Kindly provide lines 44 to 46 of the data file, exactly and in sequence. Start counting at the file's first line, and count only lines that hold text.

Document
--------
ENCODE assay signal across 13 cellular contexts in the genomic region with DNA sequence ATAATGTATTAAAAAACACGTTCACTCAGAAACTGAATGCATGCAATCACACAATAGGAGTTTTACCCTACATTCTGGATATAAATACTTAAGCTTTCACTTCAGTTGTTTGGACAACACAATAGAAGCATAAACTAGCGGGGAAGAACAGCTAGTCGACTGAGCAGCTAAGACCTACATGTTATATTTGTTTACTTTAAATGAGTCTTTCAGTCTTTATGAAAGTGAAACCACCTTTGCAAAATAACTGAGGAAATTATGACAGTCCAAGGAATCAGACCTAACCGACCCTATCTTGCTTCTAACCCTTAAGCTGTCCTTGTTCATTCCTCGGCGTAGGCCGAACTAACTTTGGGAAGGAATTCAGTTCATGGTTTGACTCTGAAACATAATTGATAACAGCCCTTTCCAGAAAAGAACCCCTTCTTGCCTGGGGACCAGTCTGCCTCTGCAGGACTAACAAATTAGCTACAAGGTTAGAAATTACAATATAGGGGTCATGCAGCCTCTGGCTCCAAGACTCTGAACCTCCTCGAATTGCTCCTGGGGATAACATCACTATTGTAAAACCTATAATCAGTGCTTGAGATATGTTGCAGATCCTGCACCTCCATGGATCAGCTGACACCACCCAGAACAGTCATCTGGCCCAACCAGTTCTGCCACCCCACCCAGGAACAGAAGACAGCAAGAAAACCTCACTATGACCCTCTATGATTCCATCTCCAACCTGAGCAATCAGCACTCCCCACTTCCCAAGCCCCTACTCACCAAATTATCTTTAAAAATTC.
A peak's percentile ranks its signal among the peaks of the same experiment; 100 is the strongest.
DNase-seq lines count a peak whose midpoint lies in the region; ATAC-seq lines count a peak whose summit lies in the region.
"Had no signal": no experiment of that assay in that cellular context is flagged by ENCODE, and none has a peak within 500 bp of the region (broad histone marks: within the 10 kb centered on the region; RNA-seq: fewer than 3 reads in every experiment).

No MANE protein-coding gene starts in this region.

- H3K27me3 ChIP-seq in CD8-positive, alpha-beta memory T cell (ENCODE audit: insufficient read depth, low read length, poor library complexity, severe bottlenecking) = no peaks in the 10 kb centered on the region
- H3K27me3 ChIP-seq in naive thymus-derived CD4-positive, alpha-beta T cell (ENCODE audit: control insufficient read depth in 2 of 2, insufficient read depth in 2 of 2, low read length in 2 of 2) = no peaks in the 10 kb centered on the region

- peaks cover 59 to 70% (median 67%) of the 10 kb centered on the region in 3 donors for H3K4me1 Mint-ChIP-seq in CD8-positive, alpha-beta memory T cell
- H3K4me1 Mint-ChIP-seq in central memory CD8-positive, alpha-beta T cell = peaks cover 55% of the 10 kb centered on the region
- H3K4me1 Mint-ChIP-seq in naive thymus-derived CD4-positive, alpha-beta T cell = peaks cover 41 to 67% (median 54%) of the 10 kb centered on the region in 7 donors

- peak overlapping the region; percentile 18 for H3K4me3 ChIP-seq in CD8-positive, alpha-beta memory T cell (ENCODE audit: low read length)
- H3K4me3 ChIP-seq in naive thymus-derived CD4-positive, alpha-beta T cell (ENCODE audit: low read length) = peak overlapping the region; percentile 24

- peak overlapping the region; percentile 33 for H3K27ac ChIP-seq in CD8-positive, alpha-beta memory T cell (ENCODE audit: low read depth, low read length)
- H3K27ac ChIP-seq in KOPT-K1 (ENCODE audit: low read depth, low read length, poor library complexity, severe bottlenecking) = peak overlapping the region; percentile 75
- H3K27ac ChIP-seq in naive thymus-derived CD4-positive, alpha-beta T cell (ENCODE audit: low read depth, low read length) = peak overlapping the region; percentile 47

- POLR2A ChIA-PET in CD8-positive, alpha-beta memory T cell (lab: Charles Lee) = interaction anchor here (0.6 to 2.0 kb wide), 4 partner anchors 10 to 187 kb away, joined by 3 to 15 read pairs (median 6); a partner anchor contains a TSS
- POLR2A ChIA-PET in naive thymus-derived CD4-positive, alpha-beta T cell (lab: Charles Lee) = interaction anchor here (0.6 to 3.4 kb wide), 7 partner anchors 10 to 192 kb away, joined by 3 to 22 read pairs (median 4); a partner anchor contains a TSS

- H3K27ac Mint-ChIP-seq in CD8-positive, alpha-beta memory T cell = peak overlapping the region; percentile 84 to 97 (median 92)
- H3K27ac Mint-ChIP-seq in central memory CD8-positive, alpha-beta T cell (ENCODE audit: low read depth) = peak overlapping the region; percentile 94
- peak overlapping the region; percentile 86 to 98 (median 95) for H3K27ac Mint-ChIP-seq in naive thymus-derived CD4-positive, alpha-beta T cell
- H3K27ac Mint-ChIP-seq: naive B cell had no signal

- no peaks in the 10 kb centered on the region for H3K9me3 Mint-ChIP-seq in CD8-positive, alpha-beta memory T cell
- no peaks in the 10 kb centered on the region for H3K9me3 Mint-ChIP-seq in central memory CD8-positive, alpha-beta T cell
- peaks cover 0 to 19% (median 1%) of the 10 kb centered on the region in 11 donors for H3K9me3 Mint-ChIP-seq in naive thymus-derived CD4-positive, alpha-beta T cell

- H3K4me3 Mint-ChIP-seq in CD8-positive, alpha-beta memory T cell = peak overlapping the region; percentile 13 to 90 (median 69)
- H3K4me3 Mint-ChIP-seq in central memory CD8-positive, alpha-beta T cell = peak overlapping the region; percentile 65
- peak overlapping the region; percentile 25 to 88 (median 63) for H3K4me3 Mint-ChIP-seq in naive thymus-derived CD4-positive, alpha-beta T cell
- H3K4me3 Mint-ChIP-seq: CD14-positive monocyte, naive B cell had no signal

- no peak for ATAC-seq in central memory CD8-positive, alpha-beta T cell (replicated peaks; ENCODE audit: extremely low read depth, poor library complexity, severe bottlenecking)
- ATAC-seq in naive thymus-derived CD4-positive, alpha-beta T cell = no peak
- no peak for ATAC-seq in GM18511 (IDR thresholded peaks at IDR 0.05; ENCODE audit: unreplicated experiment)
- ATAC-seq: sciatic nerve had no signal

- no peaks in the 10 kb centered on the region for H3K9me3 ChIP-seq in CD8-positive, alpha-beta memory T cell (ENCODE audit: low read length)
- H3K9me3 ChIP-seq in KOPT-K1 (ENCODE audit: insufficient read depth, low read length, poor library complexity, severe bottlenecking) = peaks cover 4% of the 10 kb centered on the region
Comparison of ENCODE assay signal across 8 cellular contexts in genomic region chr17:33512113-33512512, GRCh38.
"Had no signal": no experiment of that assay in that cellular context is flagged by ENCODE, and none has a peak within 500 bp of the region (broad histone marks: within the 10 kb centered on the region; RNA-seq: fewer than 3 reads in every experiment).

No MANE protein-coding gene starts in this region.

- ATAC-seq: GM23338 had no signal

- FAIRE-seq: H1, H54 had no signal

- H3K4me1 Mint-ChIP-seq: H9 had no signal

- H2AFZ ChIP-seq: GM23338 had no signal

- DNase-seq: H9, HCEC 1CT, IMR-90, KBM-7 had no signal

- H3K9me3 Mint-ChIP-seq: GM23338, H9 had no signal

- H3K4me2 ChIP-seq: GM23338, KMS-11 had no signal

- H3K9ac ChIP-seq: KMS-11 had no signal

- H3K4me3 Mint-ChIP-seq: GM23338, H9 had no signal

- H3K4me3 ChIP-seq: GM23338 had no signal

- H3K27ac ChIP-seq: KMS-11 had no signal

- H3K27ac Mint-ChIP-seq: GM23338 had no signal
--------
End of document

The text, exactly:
- H3K4me2 ChIP-seq: GM23338, KMS-11 had no signal

- H3K9ac ChIP-seq: KMS-11 had no signal

- H3K4me3 Mint-ChIP-seq: GM23338, H9 had no signal